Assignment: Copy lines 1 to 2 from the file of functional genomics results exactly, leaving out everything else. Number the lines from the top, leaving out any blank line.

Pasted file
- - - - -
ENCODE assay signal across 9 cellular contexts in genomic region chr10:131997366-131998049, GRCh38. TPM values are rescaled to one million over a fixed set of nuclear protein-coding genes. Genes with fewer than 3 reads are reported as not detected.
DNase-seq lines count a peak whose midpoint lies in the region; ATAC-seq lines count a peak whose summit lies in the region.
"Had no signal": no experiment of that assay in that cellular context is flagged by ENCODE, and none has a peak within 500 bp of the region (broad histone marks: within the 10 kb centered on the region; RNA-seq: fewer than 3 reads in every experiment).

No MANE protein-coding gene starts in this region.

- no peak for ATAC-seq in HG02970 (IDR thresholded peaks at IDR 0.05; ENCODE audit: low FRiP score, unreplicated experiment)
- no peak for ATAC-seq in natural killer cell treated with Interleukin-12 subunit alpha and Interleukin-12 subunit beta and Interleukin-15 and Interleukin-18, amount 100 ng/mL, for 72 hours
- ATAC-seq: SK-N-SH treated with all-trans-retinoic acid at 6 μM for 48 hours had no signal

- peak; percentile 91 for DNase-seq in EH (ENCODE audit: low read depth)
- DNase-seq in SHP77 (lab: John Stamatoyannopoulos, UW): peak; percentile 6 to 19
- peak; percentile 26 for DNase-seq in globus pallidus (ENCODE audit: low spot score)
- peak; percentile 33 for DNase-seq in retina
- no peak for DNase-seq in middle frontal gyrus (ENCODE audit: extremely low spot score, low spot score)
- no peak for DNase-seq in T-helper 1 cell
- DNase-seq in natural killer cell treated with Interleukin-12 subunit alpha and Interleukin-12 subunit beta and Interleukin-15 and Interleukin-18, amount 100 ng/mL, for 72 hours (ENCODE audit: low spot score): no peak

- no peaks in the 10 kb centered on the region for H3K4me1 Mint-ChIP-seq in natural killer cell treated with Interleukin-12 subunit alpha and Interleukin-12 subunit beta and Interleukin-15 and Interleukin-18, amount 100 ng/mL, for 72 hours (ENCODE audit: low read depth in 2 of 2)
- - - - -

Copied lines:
ENCODE assay signal across 9 cellular contexts in genomic region chr10:131997366-131998049, GRCh38. TPM values are rescaled to one million over a fixed set of nuclear protein-coding genes. Genes with fewer than 3 reads are reported as not detected.
DNase-seq lines count a peak whose midpoint lies in the region; ATAC-seq lines count a peak whose summit lies in the region.